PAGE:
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Winter in Canada just got colder after two major companies decided to let go of a large number of their employees.
This means many people have been left frustrated and, more importantly, jobless.
Payless ShoeSource, the American footwear company, is claiming bankruptcy for the second time in just two years, and will be closing over 248 Canadian stores starting in March. With too much debt and too many stores, the company will be letting go of nearly 16,000 employees.
Not only is it getting harder to maintain a job, but the rising inflation is making life hard to afford for many Canadians. The sad reality is that people are constantly losing their jobs whether it is seen on the news or not.
A friend of mine recently lost her managing position at Payless ShoeSource where she has put many years of hard work into the company.
Her loss affected her financial security as a student and she is now struggling to pay off her debt. After working for the company for nearly five years, she is saddened to see things turn out this way. Many of her co-workers are left with nothing but one last closing sale to work.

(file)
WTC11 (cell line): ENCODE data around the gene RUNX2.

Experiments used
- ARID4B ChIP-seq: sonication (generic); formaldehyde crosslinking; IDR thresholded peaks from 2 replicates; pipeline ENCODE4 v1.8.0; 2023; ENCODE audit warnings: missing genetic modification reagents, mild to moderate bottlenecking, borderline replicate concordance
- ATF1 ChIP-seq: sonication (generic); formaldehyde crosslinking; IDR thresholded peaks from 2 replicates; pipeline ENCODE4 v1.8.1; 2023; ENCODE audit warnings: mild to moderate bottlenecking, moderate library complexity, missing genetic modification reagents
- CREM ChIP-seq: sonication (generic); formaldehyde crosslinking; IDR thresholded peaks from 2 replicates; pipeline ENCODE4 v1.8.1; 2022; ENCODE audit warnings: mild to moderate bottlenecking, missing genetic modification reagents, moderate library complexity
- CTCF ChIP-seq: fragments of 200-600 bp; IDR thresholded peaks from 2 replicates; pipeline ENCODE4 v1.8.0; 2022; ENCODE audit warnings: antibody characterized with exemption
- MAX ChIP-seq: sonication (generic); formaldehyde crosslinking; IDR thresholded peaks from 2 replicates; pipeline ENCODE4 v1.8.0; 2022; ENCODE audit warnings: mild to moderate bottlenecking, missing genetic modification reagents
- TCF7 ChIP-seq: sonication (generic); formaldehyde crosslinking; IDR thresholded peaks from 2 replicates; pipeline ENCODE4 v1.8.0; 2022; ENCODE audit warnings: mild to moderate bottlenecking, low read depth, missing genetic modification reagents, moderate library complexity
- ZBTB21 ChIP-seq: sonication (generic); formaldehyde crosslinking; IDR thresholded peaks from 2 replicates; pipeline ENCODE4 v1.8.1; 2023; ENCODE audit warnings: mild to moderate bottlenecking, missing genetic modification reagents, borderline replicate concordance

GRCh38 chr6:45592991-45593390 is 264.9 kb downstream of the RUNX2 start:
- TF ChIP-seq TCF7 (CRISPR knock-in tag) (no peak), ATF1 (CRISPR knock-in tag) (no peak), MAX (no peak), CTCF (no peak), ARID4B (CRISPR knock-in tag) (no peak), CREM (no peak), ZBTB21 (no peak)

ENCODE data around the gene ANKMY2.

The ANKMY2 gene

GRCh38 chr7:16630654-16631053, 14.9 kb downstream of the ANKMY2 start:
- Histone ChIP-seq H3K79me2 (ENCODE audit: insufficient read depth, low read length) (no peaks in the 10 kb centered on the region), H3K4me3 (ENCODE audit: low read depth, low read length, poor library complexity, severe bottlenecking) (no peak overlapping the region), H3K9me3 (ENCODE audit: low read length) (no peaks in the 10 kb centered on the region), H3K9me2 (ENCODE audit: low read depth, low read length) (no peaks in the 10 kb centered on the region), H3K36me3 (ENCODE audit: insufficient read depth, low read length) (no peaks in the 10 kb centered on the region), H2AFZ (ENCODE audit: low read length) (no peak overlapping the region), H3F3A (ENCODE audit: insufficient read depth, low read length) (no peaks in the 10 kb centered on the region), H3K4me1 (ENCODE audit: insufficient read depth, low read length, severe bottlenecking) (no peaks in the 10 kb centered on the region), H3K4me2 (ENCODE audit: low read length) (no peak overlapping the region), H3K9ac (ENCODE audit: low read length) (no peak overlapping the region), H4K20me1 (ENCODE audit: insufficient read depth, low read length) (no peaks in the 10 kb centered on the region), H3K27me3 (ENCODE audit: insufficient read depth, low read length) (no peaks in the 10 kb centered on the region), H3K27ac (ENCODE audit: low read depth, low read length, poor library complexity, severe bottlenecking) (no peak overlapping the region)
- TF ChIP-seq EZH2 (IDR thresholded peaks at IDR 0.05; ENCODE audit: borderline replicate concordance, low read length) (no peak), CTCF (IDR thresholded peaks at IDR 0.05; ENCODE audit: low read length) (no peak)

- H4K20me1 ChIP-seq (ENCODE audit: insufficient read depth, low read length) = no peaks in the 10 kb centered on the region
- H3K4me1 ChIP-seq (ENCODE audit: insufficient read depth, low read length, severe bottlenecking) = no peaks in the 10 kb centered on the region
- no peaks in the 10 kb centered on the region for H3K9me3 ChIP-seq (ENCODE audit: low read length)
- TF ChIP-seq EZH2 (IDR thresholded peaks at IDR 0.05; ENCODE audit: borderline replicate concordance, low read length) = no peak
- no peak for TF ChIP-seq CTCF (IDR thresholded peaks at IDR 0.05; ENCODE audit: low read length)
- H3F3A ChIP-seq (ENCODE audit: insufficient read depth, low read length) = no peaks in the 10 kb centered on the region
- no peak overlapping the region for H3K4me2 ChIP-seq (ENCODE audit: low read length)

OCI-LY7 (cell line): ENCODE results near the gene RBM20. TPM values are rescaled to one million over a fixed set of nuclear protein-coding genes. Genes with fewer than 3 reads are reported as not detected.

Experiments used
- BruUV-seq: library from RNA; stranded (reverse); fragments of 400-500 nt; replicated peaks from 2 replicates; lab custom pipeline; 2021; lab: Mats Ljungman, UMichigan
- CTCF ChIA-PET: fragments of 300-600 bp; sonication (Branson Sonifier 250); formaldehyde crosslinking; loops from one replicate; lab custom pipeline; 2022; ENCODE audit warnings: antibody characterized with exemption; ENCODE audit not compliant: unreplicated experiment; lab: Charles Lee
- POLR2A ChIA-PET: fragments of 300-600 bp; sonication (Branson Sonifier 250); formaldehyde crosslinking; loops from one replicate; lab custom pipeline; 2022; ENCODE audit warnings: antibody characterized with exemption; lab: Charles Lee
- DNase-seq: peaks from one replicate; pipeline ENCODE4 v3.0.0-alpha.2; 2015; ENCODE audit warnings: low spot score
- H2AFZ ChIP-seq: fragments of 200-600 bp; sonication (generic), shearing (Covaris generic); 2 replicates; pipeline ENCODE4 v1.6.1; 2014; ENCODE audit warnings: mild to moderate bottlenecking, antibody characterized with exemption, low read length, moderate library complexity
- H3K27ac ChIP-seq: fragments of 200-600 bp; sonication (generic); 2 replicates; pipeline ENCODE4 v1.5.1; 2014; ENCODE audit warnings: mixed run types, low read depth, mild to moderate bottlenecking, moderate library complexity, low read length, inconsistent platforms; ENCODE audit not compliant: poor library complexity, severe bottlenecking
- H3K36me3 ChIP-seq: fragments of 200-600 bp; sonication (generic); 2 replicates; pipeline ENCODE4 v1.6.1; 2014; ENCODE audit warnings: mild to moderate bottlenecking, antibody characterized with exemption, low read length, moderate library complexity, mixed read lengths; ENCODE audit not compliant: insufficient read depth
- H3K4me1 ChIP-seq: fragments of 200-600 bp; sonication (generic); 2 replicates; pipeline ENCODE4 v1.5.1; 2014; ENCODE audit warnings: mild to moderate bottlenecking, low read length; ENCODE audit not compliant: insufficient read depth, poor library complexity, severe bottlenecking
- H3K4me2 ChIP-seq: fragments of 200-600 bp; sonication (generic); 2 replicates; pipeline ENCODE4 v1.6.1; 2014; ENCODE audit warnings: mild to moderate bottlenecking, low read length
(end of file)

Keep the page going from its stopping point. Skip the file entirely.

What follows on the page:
Things only get worse, as 900 more jobs were cut by the Erwin Hymer Group (EHG) recreational vehicle plant in Cambridge, Ont. Many employees were shocked and saddened by the news just before Family Day weekend began.
The sadness wears off when reality kicks in and people are yet again forced to find jobs in a tough economy. It is only natural that people will react in anger because they have families to provide for. Many people are left with no job and income to support themselves and others in their life.
Making things worse, both companies cut off employees with no severance.
Nothing is more disappointing than hearing you’re laid off and on top of that you aren’t getting any money. Whether you’re a student with a part-time job or someone who has been in the workforce for years, it is troubling to be put in a position of vulnerability where your job is taken away from you.
Cambridge and Kitchener city mayors came together to devise a plan to help former Erwin Hymer Group (EHG) workers find new jobs — promising assistance.
Whether you’ve been with the company for a few weeks or a few decades, you deserve assistance. But when you lose your job and all you’re left with is a promise from the city mayor, that’s not very reassuring.
To me, it’s like they are telling people they feel bad for them but will do nothing to help.
Actions speak louder than words and only time will tell if the promise will be kept by the Kitchener and Cambridge mayors.
When layoffs occur, those affected deserve to be helped.